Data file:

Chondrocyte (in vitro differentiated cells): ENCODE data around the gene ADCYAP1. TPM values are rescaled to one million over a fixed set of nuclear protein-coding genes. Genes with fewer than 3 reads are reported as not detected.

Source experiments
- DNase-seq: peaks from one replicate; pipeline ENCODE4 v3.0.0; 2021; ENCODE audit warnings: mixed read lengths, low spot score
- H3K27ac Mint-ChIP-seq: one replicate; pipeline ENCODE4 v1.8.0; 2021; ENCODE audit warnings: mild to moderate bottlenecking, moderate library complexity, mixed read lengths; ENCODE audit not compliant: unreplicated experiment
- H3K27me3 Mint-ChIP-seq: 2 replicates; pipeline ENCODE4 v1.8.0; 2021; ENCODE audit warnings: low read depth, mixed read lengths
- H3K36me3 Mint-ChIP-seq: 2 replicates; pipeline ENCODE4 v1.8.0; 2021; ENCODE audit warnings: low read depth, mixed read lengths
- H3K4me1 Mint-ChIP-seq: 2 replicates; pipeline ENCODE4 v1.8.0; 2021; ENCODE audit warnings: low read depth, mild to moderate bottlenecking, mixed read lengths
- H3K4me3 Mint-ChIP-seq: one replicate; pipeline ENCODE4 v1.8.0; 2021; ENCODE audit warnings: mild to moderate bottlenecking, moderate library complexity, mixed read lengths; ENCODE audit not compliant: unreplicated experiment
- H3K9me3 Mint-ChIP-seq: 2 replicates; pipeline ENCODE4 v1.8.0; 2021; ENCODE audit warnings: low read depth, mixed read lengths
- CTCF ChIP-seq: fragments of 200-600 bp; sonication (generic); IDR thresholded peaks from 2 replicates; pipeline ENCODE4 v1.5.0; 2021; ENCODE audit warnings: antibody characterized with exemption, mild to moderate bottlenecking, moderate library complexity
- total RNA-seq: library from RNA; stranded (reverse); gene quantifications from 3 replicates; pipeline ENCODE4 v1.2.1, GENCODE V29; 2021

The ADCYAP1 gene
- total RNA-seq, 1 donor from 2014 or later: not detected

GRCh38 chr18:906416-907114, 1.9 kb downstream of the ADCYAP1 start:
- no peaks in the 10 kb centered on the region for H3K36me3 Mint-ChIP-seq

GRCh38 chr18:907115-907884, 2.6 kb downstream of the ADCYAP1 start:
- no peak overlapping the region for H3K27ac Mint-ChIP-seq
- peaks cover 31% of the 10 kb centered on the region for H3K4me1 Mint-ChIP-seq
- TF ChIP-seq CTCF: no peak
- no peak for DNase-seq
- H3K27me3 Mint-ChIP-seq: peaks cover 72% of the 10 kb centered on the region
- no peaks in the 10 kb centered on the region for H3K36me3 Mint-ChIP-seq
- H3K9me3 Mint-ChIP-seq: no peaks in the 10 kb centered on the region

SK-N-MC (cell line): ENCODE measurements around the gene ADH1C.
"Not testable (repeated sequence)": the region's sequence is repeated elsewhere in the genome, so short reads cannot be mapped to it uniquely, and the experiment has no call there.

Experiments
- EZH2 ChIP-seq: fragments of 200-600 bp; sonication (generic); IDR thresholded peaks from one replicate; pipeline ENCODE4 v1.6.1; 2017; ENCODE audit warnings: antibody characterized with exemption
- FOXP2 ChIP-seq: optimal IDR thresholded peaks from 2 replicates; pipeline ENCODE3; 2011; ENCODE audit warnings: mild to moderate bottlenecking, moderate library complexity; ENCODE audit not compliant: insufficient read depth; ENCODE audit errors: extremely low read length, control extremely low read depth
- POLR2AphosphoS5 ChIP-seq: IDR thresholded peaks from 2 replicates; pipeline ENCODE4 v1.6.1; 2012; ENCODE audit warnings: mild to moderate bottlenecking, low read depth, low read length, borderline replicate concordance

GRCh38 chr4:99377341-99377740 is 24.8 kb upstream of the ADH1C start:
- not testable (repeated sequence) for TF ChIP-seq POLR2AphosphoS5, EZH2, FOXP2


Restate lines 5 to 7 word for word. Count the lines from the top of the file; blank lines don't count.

- H3K27me3 Mint-ChIP-seq: 2 replicates; pipeline ENCODE4 v1.8.0; 2021; ENCODE audit warnings: low read depth, mixed read lengths
- H3K36me3 Mint-ChIP-seq: 2 replicates; pipeline ENCODE4 v1.8.0; 2021; ENCODE audit warnings: low read depth, mixed read lengths
- H3K4me1 Mint-ChIP-seq: 2 replicates; pipeline ENCODE4 v1.8.0; 2021; ENCODE audit warnings: low read depth, mild to moderate bottlenecking, mixed read lengths